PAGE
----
Almost 60 acres. 530 x 450 meters in size. Created in an evening of August, 2009, at the province of Zeeland, Netherlands, it’s the biggest “crop circle” ever created. And with a twist.
Everything was recorded in video, as this was definitely a very human creation. To be more exact, a creation of 60 humans captured in its process from concept to realization by the cameras of the reality TV show “Try Before You Die”. Click on the image below to see the short clip where cute presenter Geraldine Kemper becomes one of the team leaders stomping crop around in the middle of the night:
The culprits are the members of XL D-Sign team, which has been creating fantastic formations for more than ten years – many of which are promoted as “mysterious” to this day. This latest one, the biggest one to date, was properly named project Atlas, and aimed not only to break the size record but also depict “a message of both the beauty and vulnerability of man”.
The gigantic formation can be interpreted in several ways, from the metamorphosis of a butterfly, to the Vitruvian Man, to Mothman and perhaps even chakras. All part of a human symbology, with a human message, created by humans to humans, surpassing in size every crop circle ever created.
Of course, even this will probably not convince those willing to believe in this mystery of crop circles. Nothing ever will, as it’s impossible to prove that all and every crop circle is man-made, and believers will often not accept the reasoning by which one crop circle must be proved not man-made, and not the other way around.
Even those that do understand that the burden of proof lies in proving that there is something other than human circlemakers (and fungus, and lodging, and other prosaic explanations) here will cling to one or another crop circle. Until it’s proven man-made… and they jump to the next crop circle that just “cannot” be man-made. Until it’s also proven man-made. That is, in effect it’s the same fallacy of assuming a crop circle to be supernatural unless proven otherwise.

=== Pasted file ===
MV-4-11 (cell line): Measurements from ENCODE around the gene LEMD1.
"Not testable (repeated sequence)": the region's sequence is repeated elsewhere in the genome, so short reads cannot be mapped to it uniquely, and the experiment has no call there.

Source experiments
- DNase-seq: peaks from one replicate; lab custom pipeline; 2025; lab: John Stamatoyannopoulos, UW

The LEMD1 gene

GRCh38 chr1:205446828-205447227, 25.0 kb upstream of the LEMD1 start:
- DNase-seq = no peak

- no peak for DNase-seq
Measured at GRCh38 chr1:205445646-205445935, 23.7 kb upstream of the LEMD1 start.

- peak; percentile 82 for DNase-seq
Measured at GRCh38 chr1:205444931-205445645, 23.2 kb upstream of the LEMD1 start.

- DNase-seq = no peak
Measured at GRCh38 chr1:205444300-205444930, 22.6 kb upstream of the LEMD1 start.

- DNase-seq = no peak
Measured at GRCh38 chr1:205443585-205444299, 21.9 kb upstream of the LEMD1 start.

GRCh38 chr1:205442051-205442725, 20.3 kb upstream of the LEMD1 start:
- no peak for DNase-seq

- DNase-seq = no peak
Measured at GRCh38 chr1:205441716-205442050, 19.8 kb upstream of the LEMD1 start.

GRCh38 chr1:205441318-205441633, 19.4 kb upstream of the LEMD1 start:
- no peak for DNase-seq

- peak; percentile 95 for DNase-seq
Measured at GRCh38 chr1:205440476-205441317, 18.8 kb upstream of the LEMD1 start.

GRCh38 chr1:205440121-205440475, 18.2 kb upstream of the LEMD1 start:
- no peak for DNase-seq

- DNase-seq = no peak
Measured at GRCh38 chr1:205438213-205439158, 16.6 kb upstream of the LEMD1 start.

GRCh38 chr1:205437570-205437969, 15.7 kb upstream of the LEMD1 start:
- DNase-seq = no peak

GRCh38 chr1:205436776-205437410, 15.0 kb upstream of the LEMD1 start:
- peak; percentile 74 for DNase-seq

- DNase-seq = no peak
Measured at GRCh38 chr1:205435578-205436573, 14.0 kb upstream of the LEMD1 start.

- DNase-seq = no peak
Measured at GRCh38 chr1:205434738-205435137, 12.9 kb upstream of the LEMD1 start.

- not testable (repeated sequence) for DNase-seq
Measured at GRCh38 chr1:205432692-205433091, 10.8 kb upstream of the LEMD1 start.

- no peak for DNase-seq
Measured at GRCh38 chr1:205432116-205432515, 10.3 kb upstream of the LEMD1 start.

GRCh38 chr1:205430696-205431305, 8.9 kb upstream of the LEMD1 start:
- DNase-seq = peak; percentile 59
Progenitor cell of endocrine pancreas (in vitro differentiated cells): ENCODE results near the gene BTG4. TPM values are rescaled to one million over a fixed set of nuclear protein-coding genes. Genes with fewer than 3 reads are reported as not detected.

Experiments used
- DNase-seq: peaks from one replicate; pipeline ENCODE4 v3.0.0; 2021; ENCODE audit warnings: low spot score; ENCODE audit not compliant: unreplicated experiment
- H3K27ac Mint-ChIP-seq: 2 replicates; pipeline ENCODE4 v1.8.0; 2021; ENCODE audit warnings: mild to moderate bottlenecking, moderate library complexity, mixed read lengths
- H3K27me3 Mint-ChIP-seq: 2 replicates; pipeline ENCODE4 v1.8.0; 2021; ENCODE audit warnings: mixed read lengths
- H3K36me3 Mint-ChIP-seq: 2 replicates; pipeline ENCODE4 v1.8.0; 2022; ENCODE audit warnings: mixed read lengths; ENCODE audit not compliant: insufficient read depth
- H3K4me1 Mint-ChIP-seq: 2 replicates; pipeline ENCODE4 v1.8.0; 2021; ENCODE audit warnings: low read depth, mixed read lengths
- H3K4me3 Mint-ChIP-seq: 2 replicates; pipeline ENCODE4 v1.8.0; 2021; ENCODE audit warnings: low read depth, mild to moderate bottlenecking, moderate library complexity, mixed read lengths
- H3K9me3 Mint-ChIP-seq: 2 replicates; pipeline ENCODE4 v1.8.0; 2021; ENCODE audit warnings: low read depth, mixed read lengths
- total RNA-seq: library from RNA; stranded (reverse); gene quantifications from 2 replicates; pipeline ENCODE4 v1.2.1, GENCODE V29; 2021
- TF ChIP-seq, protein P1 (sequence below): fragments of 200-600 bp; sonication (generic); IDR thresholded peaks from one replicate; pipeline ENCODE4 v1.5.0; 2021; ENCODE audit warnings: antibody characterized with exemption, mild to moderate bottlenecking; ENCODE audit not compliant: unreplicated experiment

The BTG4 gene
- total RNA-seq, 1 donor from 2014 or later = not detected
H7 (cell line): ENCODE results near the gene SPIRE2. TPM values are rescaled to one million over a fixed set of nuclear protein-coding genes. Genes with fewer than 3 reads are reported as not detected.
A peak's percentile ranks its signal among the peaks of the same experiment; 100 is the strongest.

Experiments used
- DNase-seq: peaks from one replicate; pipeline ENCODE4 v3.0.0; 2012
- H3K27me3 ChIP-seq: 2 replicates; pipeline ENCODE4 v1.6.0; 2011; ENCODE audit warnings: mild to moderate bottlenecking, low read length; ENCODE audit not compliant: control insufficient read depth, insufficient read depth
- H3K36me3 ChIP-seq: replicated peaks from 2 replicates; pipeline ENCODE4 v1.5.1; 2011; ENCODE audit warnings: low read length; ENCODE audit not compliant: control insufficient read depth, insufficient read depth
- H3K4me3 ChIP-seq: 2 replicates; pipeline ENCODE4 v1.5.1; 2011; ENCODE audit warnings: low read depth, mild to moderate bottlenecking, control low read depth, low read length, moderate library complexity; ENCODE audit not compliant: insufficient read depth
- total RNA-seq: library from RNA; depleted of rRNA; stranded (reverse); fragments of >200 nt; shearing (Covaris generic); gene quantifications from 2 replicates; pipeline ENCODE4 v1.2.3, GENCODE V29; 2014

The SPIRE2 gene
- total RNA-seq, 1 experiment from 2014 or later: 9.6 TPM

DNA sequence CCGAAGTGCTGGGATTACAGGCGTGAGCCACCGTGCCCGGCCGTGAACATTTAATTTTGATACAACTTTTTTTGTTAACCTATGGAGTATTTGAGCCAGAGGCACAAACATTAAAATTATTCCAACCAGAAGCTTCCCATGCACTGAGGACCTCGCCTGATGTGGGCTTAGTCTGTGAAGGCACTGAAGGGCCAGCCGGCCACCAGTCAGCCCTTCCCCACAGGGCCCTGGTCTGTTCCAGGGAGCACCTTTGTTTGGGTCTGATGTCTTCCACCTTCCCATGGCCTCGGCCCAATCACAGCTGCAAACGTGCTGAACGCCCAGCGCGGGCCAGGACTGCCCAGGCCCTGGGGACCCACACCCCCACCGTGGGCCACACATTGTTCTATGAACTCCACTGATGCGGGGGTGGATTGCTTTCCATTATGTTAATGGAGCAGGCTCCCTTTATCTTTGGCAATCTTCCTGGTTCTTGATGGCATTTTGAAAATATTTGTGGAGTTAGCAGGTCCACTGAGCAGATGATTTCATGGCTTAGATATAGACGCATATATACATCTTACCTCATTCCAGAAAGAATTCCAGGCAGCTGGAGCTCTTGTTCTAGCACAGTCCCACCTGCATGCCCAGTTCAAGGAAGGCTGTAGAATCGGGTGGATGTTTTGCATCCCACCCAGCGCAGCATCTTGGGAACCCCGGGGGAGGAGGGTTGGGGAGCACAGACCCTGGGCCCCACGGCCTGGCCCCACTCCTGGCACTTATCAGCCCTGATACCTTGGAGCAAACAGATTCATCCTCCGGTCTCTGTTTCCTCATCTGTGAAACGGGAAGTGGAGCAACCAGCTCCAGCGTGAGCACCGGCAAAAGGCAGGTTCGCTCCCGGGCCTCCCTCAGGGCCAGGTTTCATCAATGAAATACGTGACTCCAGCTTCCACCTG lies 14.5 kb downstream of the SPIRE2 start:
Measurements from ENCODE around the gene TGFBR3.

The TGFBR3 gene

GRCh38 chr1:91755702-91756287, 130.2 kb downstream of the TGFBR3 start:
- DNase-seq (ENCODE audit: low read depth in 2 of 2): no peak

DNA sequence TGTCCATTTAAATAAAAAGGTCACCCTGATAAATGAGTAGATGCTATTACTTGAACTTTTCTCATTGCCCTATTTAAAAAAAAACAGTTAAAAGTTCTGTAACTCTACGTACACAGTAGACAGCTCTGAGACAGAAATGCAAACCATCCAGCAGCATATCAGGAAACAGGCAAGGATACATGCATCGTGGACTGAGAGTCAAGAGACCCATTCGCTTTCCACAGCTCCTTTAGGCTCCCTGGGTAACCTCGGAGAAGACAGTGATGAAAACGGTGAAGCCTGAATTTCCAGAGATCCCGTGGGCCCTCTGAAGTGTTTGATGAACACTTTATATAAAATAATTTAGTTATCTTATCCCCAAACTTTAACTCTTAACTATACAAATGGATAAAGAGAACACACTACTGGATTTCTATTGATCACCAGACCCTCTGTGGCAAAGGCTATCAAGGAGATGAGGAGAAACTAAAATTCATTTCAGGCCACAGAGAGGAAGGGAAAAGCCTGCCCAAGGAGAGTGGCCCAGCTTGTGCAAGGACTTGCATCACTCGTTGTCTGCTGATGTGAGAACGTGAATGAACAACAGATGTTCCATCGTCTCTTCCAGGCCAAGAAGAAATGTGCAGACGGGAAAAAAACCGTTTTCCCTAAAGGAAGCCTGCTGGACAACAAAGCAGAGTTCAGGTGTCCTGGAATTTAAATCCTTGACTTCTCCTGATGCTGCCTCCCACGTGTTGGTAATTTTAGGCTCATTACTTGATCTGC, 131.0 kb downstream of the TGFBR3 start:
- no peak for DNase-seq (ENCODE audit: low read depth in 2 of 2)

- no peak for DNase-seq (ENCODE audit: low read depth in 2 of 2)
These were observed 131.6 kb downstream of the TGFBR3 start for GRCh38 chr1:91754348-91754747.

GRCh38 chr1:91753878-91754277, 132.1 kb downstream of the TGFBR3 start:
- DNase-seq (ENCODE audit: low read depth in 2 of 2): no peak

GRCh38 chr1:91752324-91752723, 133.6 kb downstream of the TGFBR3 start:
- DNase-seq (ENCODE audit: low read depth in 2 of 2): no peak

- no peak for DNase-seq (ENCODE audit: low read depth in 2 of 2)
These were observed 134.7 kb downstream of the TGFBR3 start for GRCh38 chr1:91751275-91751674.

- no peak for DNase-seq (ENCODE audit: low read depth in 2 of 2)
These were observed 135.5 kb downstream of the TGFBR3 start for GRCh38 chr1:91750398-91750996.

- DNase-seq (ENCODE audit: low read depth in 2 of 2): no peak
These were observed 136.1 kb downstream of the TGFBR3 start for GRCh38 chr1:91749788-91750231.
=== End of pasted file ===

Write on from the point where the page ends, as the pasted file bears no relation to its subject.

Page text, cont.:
One particular example that’s worth mentioning is the Julia Set formation, allegedly created in less than 45 minutes according to the report of a doctor who flew over the area, and only noticed it in his return trip, 45 minutes later.
Creating 149 circles, several hundred feet in size, is a feat that even seasoned circlemakers would probably have a very hard time doing. I would not say it would be impossible, but as far as I know, no one did it. Yet.
But can we really be sure the huge Julia set formation was made in less 45 minutes? As it turns out, probably not.
“When that doctor flew over, he just didn’t see it the first time. That happens a lot. His report was wrong. He just didn’t see it”, says circlemaker Rod Dickinson. He asserts that he knows the (human) creators of the formation, that “was made the previous night, by three people, in about two and three-quarters hours, starting around 2:45 am (on Sunday morning, July 7). It was there all that day”.
American ufologist Michael Lindemann replies with disbelief: “You mean, it sat there next to that highway all day, and no one saw it? Are you kidding?”
"If you went there, you’d see how the field slopes down and away from the road. The formation was in a kind of bowl, below the level of the road. Going by in a car, you couldn’t see it. You would have to get out and walk toward it and look down into that bowl-shaped area to see it", answers Dickinson.
"But there is a lot of air traffic in that area. Planes must have flown over it many times that day."
"Sure, but lots of them just didn’t see it, and the rest didn’t think to report it, until that doctor reported it in the evening. I know this can happen, because I’ve made quite a few big formations and then waited for a day, even several days, before they’re discovered."
That must be a familiar phenomenon. Those are the Invisible Gorillas.
According to Dickinson, by the way, the same team that created the Julia set formation would also be responsible for the more famous Triple Julia formation.
Those skeptical about Dickinson claims – after all, he doesn’t prove his assertions of knowing who did it, nor is he willing to disclose their names – may simply look carefully at both Julia Set formations. Though the bigger circles followed a more carefully traced work line – which is still visible joining their centers – the smaller, secondary ones were probably stomped “free-hand” and show some gross inconsistencies in their positioning.
But nothing of this will convince those willing to believe in this mystery of crop circles. Nothing ever will. Asked if what he does isn’t just plain fraud, Dickinson offered a thoughtful answer:
"No, it’s not fraud at all. We aren’t the ones who say, ‘Look, these formations must be made by UFOs,’ or whatever. We just make them, as pure art. Then other people, researchers and ‘experts,’ make up all kinds of stories and explanations. It’s interesting to watch this happen, but we aren’t doing it. None of the circle makers ever try to convince anyone that these formations are made by some unusual force. And when we actually tell people that we are making these formations, most people don’t believe us anyway."
The biggest crop circle ever created was recorded by a reality TV show, and will soon be featured by a documentary produced by its creators. Most people will not believe that that has anything to do with the “mystery” of crop circles. [via Francesco Grassi’s Blog]
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